Studies in Social Justice
Since its publication in 1971, John Rawls’ A Theory of Justice has defined the terrain of political philosophical debate concerning the principles, scope, and material implications of social justice. Social justice for Rawls concerns the principles that govern the operation of major social institutions. Major social institutions structure the lives of citizens by regulating access to the resources and opportunities that the formulation and realization of human projects require. Rawls’ theory of social justice regards major institutions as just when they distribute what he calls “primary goods” in a manner that he regards as egalitarian. Hence, the subsequent social justice debate has been shaped by and large as a debate about the meaning and implications of egalitarianism. While on the surface a debate about egalitarianism as a distributional principle seems to uncover the core problem of social justice—how much of what everyone should get as a matter of right—the entire history of the debate has been conducted in abstraction fr om what matters most to people’s lives. It is as a corrective to such abstractions that the life-value approach to social justice has been developed.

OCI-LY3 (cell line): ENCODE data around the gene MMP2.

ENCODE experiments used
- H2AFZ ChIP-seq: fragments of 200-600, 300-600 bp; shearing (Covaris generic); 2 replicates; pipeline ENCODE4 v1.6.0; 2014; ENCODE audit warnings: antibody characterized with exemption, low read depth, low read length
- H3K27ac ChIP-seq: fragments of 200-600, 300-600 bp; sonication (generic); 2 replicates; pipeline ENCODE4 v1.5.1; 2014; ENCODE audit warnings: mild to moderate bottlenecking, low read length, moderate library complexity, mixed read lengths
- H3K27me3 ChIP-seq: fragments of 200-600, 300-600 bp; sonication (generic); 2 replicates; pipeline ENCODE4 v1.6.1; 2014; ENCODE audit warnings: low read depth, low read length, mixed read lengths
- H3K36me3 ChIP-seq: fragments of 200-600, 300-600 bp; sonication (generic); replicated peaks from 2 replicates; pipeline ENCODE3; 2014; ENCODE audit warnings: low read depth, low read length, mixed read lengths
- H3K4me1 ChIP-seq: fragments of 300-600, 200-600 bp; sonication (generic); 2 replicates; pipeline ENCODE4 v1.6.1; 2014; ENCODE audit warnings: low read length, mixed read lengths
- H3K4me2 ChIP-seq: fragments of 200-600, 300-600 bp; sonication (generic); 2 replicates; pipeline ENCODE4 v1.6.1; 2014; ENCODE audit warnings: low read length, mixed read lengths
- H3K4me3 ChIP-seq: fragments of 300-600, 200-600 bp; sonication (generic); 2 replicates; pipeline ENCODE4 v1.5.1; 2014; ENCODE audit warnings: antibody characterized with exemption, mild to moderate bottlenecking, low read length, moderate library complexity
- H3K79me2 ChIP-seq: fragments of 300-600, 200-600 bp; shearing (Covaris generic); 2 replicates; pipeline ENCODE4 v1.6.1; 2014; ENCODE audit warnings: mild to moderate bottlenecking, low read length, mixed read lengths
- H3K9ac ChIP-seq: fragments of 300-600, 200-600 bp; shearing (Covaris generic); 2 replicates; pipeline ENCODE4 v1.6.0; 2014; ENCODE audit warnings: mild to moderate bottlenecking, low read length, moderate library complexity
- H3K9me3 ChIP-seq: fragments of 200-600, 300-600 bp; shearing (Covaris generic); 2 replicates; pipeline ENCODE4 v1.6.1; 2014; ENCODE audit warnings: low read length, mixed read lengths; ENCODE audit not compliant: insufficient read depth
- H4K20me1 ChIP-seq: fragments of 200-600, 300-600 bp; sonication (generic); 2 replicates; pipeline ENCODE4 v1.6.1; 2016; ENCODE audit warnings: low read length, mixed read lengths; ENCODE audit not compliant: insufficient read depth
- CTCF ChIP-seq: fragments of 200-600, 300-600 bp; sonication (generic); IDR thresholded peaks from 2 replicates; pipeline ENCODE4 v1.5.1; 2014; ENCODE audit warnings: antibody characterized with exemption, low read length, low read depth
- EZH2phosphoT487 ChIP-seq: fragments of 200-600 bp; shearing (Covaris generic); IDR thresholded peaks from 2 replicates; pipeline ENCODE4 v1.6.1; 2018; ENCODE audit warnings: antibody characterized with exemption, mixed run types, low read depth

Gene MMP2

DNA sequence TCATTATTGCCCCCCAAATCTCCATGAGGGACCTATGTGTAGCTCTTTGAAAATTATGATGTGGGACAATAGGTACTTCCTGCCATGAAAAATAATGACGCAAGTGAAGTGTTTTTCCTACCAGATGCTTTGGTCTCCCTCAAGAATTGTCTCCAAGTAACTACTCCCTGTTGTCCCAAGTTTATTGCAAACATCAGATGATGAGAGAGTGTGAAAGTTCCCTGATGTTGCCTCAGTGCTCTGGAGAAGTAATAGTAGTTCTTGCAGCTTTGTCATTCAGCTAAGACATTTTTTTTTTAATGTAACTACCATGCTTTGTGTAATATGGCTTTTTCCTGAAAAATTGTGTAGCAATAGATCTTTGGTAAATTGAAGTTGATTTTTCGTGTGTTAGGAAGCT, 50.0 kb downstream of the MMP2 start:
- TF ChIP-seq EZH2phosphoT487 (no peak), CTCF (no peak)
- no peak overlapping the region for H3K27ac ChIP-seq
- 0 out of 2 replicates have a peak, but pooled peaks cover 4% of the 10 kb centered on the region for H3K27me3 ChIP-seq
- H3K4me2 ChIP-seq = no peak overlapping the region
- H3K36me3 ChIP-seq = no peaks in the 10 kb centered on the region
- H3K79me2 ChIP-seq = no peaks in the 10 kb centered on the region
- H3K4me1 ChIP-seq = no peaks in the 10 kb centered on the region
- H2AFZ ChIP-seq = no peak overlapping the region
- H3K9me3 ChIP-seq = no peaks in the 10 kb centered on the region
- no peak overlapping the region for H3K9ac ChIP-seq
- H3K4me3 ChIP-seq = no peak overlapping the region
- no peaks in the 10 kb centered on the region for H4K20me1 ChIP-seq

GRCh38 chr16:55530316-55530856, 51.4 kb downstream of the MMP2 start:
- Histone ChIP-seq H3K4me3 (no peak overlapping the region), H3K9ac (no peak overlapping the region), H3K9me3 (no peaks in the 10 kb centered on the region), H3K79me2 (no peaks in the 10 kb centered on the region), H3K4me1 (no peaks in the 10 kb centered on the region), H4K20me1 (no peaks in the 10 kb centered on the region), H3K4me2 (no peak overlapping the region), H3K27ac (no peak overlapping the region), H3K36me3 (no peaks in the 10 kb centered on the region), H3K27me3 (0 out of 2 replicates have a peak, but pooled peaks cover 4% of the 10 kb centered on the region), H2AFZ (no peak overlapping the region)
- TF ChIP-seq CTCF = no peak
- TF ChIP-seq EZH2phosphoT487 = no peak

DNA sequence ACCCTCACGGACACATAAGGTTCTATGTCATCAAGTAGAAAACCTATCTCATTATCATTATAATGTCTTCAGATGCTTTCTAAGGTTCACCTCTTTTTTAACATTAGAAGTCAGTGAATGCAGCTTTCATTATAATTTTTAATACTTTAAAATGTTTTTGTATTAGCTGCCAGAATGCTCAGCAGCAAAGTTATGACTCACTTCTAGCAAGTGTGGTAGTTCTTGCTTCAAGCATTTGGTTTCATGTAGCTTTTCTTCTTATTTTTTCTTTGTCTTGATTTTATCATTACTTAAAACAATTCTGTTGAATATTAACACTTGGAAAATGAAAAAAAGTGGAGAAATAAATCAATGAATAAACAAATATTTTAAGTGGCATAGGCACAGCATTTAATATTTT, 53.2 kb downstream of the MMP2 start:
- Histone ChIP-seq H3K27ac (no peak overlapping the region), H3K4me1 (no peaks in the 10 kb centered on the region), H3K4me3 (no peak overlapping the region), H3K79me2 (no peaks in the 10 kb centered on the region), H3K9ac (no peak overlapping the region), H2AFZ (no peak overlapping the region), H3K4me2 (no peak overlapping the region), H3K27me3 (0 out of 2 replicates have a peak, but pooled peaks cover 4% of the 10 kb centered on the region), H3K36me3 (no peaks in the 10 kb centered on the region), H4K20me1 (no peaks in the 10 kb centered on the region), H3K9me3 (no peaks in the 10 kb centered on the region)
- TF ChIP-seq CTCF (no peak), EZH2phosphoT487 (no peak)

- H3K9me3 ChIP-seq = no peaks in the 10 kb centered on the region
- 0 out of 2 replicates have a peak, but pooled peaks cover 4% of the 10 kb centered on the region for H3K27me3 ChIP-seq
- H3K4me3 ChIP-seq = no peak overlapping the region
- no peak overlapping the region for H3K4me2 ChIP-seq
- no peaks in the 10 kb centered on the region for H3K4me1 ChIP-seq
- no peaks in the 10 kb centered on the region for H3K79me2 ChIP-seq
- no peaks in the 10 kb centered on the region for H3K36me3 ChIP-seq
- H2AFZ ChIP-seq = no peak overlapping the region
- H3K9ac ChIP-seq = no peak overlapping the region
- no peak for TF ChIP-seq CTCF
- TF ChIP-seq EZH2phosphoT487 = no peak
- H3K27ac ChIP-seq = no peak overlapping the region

Creative Commons License
This work is licensed under a Creative Commons Attribution-Noncommercial-No Derivative Works 4.0 License.
Noonan, Jeff. (2011). Introduction: Life-Value and Social Justice. Studies in Social Justice, 5 (1), 1-10.